Music / Features
They Made Me Do It -
Talking Influences with INCENDIARIES
Words by James Lynch
Wednesday 2nd March, 2022
Following the release of their single ‘New Prophets’ last month, we caught up with local hip-hop duo INCENDIARIES to dig into the influences behind their debut offering of scathing rap and uneasy electronics.
Somewhere blurred between hip-hop and the grime of electronic punk, ‘New Prophets’ expands with a looming, warped groove that flickers hazily, seemingly out of reach, until MC Morgan Heenan’s sinewy rhymes move in and steal the limelight. His words, which are fuelled by fury yet delivered in an unsettling restrained way, instantly set the track in motion; each line spilling into the next for nearly six minutes, while an enthralling atmosphere builds that simultaneously feels disorienting yet completely absorbing.

Focused around society’s unhealthy obsession with money, Heenan’s lyrics are harsh and unrelenting, bringing to mind imagery of a city in ruins while he draws connections between the economy and the horrific god Molach. Speaking about the track’s context, Morgan shares “the song speaks to the idea that money, any amount, is worth more than life. Or that it's somehow realer than life, and that we need to organize ourselves, our wellbeing, around whatever is most profitable; whatever best increases GDP or creates more money for shareholders. An economy should be a way of distributing resources, of improving wellbeing. But instead of the economy serving life, we've found ourselves in this profoundly twisted system where life serves the economy, at any cost."

It’s a powerful introduction to the project and with its agitated themes and dystopia sonics leaves its mark well after its runtime is over. To pull the curtain back on ‘New Prophets’, Morgan talked us through some key influences that lie behind the track.

Howl, by Allen Ginsberg

One of the main images in ‘New Prophets’ is that of Moloch, a questionably-historical Canaanite god which is associated with human sacrifice. In the track I use Moloch as a representation of the systems we create which demand brutal offerings with the promise of prosperity - a metaphor that's be used a few times over the years.

I think the first place I came across that ideas would've been many years ago in Allen Ginsberg's classic poem Howl. Through a sprawling, chaotic mass of images, he conjures the monstrosity created by industrial civilization, a consuming monster that is utterly inhuman, unconcerned with its subjects.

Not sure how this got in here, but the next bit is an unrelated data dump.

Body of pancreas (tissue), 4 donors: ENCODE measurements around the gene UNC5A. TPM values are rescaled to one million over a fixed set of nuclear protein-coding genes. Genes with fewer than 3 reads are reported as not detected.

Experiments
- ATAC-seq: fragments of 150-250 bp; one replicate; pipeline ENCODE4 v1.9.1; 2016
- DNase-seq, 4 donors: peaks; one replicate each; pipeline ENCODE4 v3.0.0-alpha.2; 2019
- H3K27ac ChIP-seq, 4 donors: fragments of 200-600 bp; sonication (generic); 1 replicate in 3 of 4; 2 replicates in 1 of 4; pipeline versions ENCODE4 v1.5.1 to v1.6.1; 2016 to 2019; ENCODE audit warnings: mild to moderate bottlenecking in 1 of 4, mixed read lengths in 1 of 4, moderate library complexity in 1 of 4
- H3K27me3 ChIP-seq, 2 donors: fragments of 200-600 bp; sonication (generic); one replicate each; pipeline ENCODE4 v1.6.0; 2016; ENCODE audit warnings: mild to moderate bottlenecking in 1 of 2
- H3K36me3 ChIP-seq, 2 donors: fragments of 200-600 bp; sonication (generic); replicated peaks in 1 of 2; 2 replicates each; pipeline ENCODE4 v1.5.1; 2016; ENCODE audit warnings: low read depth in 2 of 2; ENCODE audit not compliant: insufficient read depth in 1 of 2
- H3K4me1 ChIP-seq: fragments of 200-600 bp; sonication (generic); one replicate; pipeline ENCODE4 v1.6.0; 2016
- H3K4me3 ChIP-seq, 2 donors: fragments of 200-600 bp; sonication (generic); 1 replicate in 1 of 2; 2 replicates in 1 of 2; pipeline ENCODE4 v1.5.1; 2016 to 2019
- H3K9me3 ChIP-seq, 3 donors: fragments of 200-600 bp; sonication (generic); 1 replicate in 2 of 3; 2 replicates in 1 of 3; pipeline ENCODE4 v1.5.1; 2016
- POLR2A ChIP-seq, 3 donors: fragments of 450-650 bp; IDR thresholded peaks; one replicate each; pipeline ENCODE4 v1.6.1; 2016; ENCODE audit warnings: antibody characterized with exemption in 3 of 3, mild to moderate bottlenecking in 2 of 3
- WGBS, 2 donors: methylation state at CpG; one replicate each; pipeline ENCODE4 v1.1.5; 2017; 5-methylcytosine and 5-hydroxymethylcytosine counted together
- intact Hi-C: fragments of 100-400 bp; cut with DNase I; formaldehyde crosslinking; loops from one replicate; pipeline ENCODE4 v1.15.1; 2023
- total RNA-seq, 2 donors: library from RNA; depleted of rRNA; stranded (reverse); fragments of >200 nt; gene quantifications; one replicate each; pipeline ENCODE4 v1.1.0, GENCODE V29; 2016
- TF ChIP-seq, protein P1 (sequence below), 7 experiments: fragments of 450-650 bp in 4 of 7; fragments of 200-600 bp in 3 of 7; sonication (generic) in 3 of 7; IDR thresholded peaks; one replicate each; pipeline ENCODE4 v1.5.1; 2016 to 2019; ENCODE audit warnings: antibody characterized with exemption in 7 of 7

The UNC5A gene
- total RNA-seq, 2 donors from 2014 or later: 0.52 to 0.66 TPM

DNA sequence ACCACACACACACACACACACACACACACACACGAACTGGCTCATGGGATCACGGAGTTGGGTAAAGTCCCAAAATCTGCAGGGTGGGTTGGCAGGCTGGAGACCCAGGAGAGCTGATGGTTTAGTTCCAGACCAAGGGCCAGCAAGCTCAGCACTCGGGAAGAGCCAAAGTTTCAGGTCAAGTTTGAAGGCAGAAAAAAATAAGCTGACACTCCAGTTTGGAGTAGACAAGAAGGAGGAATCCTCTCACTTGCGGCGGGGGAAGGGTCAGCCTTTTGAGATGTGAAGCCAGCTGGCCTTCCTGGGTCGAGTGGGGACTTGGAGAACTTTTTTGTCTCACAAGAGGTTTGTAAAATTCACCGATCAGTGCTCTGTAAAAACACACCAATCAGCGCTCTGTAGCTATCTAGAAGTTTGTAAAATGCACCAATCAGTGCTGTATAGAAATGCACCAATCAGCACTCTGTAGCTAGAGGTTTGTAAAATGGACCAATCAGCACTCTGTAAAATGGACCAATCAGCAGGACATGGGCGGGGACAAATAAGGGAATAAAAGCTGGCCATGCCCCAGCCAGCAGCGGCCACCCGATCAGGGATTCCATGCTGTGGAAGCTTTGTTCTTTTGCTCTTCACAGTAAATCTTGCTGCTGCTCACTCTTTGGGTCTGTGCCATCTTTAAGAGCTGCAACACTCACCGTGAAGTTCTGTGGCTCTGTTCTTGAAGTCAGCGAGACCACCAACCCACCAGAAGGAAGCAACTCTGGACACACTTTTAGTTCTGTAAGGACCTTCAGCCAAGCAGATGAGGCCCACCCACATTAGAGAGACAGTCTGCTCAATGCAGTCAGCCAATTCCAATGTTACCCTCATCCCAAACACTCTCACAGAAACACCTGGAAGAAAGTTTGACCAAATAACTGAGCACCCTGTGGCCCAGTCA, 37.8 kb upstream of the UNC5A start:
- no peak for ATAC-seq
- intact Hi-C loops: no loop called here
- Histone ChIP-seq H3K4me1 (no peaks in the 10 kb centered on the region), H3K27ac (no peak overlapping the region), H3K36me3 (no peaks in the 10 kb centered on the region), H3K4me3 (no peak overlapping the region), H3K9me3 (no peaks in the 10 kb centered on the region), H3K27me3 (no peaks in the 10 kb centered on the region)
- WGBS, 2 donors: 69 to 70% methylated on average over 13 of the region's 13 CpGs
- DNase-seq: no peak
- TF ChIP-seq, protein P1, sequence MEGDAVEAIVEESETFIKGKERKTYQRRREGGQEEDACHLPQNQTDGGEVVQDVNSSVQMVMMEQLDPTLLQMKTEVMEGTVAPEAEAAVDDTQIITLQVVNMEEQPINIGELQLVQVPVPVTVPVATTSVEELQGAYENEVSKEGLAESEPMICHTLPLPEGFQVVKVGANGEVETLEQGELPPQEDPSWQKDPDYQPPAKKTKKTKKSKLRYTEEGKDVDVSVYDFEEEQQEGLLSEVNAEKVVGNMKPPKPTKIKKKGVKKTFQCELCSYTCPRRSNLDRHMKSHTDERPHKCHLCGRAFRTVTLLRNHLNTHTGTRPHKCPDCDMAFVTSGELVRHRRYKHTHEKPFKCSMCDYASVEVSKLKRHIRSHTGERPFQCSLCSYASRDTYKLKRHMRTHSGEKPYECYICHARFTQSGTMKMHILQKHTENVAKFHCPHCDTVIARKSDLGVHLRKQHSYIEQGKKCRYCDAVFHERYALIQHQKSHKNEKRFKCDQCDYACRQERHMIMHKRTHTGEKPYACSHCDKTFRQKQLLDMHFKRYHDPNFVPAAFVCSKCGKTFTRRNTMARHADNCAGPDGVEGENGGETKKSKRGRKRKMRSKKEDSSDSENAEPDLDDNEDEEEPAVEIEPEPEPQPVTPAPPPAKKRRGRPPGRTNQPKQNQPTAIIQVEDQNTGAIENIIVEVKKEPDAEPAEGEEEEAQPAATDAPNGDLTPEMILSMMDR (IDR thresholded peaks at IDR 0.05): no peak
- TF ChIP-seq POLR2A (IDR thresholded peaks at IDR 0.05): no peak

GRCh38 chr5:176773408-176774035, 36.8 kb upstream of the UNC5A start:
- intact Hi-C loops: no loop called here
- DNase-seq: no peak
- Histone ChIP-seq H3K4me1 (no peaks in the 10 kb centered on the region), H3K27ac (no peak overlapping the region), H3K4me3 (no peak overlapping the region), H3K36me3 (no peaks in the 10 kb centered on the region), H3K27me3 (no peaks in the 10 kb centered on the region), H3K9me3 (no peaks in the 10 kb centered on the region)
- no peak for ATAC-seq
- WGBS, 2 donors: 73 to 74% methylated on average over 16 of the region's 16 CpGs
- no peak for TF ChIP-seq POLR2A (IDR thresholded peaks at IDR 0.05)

Moloch whose mind is pure machinery! Moloch whose blood is running money! Moloch whose fingers are ten armies! Moloch whose breast is a cannibal dynamo! Moloch whose ear is a smoking tomb!

Moor Mother & billy woods - Brass

When this album dropped at the end of 2020, somewhere amongst the haze of lockdown, it immediately felt like an embodiment of the time to me. Anger, disorientation, the legacies and perpetuation of violence, all conjured through dark, hallucinatory images and hazy soundscapes. I'm continually inspired by art that names and challenges these things; Moor Mother and billy woods do it here so viscerally.

And some of the bars are really just the best. Like on ‘Rapunzal’, where woods raps:

“Alan Greenspan fucking Ayn Rand;

She came, finished him with her hand.

Lit a cigarette, they split in the dark.

Men sang from minarets, but we'd already hardened our hearts.”

If there's a better description of the relationship between individualistic self-interest and modern economics, I haven't heard it.

Pictures from Hart Island mass graveyards

A little earlier in 2020, I remember being confronted with images from Hart Island, NYC. The photos were of plain pine caskets being stacked atop one another in rows down long ditches. Other than a name quickly scrolled on the side, they were indistinguishable. As Covid ravaged the city that year, more than 2000 people were buried in those ditches. The last surge like that was in the late 80s - when the AIDS epidemic peaked. Now, as then, the people buried in mass there are those who have no other option. Those who lived on the periphery and so too died on it. Often, what we see of the world is carefully curated to hide the human cost of the political and economic decisions of governments. Pictures like this make it impossible for me to ignore.

The news: Bezos and co.

And then there's the other side: the news that over the pandemic, the ten richest men in the world doubled their wealth, or that the number of billionaires increased significantly, or that growing wealth inequality shows no signs of slowing down. While governments and corporations dutifully sacrificed the poor as fuel to the fire, the elites profited. If Hart Island represents the sadness, this is the anger, of which there's no shortage of in the track.

Capitalist Realism, by Mark Fisher

This is a bit of a classic, quick and dirty text of the post-GFC years, a period in which it became clear that even the near-complete demolition of our economic system wasn't enough to shake our absolute belief in it. At its opening, Fisher presents a varying-attributed and increasingly popular quote: “it is easier to imagine the end of the world than the end of capitalism”.

This fatalism is encapsulated in Thatcher's infamous line, which becomes a kind of dark refrain in ‘New Prophets’: “there is no alternative”. Abandon all hope. We might destroy every living thing on Earth, but we can't mess with the economy. ‘New Prophets’ was about revealing that 'realism' for what it really is: violence. Only then can we begin to fight it.
'New Prophets' is out now in all the usual places.